What is data management? Data management is the ongoing process of ingesting, storing, arranging and maintaining data your organisation creates or...
How Large Organisations’ Data Warehouses Harm Business Agility
Large scale data warehouses—for all their utility as a precursor to powerfully sophisticated data retrieval and analytics
The notion of ‘agility’ makes its fair share of appearances incorporate literature oriented around competitive adaptability. Not least in the spheres of data management (DM), business intelligence (BI) and enterprise performance management (EPM).
Among those things sits the data warehouse—one of the stepping stones from DM to BI en route to EPM. Without the humble data warehouse, the business agility and data-to-decisions potential or having real-time insight wouldn’t be possible.
However, as larger organisations migrate more capacity into cloud-based microservices and architectures, it’s the data warehouse itself—until now a source of business agility—that risks becoming the very thing that threatens it.
Data Mesh Architectures and the Need to Rethink the Data Warehouse
A ‘data mesh’ is neither technology nor a platform; it’s a paradigm. One with the potential for helping large-scale organizations unlock huge data potentials in AI, ML, knowledge sharing, applications, and services.
The goal of creating a ‘data mesh’ architecture of data products is to allow separate business domains to provide a set of standard interfaces for ubiquitously and scalably querying data belonging to that business domain. This may sound familiar if you’ve encountered Domain Driven Design that models software according to input from that specific domain's experts. Similarly, the ‘data mesh’ is decentralised, with each domain benefiting from its own resources and implementation, without cross-influence.
What are the benefits of data mesh architecture?
Microservices running in the cloud focus on a single business domain that can be implemented as fully independent deployable services.
- The Data Platform team doesn’t need broad experience relating to the domains but should be skilled in Software Development and Data Engineering, acting also as a support for the domain in terms of technical knowledge.
- Because consumers stay close to the sources, they require little or no help from Platform teams for implementation or metadata integration. The idea is ‘self-service’, so bottlenecks become rare.
- Ownership is clearer. Domain Teams are responsible for reliable data provisions to consumers while Platform Teams support integration.
How the data warehouse hinders data mesh architecture utility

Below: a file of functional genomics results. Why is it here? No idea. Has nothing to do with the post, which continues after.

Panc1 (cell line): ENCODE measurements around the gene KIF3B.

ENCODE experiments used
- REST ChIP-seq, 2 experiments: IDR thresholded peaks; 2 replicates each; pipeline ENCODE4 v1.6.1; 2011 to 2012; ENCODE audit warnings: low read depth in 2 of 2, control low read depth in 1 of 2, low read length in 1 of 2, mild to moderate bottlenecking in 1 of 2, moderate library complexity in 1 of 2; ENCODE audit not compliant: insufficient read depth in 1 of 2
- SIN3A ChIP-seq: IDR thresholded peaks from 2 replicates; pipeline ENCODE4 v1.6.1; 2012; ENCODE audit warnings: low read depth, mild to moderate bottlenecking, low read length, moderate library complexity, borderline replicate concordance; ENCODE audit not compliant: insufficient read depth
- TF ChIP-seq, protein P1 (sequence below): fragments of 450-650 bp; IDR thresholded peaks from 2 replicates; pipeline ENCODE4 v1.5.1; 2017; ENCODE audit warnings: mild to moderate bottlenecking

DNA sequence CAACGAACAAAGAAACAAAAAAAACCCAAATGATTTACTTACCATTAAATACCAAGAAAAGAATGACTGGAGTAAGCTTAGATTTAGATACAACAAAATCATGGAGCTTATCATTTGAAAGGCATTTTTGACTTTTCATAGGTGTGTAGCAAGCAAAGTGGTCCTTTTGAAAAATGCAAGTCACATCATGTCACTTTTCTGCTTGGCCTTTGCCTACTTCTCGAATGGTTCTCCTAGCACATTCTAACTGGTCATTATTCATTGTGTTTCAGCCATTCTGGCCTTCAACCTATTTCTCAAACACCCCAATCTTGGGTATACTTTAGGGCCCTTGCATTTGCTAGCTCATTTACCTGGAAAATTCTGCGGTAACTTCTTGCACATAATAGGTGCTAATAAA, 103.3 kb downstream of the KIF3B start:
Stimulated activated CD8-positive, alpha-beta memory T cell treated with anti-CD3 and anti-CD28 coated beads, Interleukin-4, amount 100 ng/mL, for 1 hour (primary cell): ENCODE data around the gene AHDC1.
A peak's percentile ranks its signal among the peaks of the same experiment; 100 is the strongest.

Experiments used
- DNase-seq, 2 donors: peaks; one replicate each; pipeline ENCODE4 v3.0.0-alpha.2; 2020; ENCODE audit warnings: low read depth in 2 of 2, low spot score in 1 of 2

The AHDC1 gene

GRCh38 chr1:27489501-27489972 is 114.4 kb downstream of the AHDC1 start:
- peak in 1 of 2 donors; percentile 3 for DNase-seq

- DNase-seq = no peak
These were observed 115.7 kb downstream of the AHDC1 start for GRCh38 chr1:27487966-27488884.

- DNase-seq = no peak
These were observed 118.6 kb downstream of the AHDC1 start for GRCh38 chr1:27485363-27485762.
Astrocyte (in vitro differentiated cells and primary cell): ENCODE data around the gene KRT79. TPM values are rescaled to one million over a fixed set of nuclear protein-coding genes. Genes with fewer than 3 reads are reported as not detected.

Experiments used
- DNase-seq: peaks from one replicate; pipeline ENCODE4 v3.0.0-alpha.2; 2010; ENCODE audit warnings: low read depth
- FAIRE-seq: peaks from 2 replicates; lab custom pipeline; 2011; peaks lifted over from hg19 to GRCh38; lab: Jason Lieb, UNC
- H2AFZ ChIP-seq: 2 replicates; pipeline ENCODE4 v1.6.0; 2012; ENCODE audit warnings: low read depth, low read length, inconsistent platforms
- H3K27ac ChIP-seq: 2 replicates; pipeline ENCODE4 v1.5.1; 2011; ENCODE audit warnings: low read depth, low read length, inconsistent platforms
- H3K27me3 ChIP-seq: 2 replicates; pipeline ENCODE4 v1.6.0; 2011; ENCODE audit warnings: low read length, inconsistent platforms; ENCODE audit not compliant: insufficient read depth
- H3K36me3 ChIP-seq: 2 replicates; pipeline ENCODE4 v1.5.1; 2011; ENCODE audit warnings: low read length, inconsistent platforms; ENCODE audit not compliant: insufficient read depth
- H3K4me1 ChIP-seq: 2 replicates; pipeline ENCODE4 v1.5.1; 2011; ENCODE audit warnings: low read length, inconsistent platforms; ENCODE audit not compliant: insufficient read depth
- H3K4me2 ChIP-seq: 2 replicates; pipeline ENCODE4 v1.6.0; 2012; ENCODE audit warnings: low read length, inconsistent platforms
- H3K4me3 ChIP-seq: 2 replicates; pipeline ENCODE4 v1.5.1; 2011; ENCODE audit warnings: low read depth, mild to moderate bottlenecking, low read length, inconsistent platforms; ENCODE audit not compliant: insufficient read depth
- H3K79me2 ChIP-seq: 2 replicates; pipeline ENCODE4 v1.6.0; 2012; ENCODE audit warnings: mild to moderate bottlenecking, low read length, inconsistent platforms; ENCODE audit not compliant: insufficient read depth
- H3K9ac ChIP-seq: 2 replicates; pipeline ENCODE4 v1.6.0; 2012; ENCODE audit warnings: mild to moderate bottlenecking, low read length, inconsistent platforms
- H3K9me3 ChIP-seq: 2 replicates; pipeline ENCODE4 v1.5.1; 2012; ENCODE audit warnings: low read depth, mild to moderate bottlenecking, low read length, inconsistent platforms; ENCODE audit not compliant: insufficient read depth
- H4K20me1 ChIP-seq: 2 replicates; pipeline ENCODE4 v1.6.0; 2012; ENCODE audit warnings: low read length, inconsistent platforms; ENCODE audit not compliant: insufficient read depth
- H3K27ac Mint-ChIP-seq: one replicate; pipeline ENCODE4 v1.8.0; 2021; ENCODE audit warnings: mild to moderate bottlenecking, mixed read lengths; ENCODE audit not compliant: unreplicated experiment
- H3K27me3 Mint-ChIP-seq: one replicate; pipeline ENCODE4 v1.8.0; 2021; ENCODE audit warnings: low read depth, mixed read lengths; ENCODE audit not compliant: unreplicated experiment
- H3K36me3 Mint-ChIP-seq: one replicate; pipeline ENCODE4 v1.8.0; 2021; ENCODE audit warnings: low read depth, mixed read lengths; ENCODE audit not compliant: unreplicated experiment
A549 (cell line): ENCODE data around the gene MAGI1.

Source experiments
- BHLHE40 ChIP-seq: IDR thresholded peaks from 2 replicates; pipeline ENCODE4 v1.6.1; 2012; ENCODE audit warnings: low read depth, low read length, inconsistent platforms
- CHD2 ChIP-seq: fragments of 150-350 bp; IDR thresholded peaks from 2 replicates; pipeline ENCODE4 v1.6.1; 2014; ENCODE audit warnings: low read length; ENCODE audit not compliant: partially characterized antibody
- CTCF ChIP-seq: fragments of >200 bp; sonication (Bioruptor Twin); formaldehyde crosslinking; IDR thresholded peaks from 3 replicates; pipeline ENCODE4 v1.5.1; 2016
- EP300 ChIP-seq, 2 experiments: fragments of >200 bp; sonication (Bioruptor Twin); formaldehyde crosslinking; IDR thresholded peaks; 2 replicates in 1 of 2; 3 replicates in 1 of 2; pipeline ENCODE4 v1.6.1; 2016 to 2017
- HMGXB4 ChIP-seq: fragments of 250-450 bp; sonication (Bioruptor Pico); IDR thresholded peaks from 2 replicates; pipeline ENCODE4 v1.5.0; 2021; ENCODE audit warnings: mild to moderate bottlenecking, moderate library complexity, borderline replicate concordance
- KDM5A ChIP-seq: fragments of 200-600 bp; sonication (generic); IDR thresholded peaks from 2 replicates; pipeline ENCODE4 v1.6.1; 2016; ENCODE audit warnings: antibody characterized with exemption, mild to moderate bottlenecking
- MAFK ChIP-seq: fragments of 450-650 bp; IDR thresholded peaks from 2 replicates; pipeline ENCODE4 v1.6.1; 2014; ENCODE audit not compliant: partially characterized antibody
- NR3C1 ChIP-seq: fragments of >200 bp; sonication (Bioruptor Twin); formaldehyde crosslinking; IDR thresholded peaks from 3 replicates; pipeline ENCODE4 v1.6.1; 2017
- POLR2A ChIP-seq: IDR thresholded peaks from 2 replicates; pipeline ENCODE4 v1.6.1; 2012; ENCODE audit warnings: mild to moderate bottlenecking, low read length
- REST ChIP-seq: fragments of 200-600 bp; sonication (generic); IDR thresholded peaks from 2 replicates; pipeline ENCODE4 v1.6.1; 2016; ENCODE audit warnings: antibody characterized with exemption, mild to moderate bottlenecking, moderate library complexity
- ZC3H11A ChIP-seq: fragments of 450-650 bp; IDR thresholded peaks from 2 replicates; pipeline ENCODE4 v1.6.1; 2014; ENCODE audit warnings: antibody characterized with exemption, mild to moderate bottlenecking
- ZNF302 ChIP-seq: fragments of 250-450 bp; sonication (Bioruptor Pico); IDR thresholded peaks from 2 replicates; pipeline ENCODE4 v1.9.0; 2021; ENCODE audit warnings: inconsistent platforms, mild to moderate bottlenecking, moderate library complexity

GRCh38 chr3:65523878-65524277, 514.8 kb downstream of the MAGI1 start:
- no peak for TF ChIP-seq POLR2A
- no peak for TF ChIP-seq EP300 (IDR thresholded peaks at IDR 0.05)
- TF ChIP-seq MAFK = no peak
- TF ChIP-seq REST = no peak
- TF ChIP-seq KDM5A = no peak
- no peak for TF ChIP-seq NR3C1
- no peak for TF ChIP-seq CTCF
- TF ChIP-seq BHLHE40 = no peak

The inconvenient truth is this.
Large scale data warehouses—for all their utility as a precursor to powerfully sophisticated data retrieval and analytics—suffer from the same problem as large scale business applications; they’re monolithic. That is to say, they’re inflexible.
While microservices and mesh architectures are increasing agility in the application space, the data and analytics space is being left behind.
Thanks to the monolithic nature of legacy data warehouses, access to the data produced by agile microservices is being hundred, by the traditional data warehouse monolith, limiting the utility of microservice architectures.
What’s the answer? How Can Large Organizations With Data Warehouses Harness Data Mesh Architecture?
Director of emerging technologies at ThoughtWorks in North America,
Zhamak Dehghani, sums up the problem and solution nearly.
“Many enterprises are investing in their next-generation data lake, with the hope of democratizing data at scale to provide business insights and ultimately make automated intelligent decisions. Data platforms based on the data lake architecture have common failure modes that lead to unfulfilled promises at scale.
To address these failure modes we need to shift from the centralized paradigm of a lake or its predecessor data warehouse. We need to shift to a paradigm that draws from modern distributed architecture: considering domains as the first-class concern, applying platform thinking to create self-serve data infrastructure, and treating data as a product.”
Summing up: Rethinking the Utility of Your Data Warehouse
As organisations move to agile implementations with microservices, data architectures need to keep pace if maximum utility is to be gained—that means comprehensive data engineering able to prepare corporate data environments to capture those benefits.
Partner with EWX and get data-mesh ready
Thanks to a highly skilled team of experienced data engineers, EWX is helping change the way large organisations approach the future of data utility. Speak to us about partnership and our experience in designing microservices architectures and we’ll speak to you about modernising your data warehouse and developing your data-mesh architecture.